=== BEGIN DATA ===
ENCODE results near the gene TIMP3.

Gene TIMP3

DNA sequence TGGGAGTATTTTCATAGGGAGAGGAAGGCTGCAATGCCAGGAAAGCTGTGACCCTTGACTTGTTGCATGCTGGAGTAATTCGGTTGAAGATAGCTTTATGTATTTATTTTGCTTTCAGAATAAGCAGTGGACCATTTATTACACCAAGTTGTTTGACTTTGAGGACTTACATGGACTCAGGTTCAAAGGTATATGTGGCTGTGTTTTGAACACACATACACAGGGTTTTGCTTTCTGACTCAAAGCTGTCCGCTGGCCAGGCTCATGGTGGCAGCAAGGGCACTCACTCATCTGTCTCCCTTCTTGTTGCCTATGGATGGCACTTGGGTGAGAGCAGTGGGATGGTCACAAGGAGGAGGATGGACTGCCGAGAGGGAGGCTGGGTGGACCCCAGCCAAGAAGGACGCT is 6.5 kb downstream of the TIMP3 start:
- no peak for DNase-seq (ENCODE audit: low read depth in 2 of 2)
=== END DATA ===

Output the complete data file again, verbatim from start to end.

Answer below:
ENCODE results near the gene TIMP3.

Gene TIMP3

DNA sequence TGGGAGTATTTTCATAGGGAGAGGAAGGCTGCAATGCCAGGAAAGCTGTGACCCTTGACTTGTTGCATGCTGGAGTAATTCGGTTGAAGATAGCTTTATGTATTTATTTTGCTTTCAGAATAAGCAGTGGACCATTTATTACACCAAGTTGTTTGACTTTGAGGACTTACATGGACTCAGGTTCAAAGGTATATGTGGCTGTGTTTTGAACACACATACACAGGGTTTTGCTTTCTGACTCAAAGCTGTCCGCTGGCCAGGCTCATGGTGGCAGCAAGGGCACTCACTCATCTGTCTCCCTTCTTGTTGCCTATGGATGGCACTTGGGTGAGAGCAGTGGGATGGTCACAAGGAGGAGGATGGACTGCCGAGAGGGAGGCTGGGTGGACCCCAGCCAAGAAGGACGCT is 6.5 kb downstream of the TIMP3 start:
- no peak for DNase-seq (ENCODE audit: low read depth in 2 of 2)